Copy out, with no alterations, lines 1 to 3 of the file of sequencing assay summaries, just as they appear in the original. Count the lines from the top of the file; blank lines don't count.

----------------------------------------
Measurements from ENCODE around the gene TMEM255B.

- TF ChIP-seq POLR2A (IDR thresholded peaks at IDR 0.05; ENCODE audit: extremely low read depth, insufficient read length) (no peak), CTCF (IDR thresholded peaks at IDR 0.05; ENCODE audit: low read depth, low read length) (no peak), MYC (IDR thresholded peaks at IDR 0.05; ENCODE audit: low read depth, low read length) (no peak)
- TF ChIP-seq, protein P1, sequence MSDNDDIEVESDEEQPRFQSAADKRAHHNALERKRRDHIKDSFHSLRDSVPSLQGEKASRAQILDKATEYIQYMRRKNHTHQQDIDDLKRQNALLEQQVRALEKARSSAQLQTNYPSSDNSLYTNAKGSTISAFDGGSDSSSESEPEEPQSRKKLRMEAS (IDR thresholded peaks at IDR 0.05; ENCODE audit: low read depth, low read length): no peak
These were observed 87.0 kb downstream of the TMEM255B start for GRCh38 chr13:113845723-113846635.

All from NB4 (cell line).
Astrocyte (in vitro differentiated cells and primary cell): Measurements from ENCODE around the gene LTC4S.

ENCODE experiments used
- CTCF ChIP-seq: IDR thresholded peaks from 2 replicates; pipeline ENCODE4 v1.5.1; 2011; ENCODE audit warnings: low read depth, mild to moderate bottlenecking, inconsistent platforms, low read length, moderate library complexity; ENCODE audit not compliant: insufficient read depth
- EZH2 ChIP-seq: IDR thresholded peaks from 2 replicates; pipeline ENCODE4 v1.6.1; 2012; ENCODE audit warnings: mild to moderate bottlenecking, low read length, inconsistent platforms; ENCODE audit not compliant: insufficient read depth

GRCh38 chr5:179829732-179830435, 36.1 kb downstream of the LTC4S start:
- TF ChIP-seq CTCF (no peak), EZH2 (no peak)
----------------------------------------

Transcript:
Measurements from ENCODE around the gene TMEM255B.

- TF ChIP-seq POLR2A (IDR thresholded peaks at IDR 0.05; ENCODE audit: extremely low read depth, insufficient read length) (no peak), CTCF (IDR thresholded peaks at IDR 0.05; ENCODE audit: low read depth, low read length) (no peak), MYC (IDR thresholded peaks at IDR 0.05; ENCODE audit: low read depth, low read length) (no peak)
- TF ChIP-seq, protein P1, sequence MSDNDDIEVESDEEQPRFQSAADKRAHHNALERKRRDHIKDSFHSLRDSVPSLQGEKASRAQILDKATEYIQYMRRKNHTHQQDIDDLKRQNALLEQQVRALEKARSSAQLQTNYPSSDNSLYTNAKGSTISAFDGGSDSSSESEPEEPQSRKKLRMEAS (IDR thresholded peaks at IDR 0.05; ENCODE audit: low read depth, low read length): no peak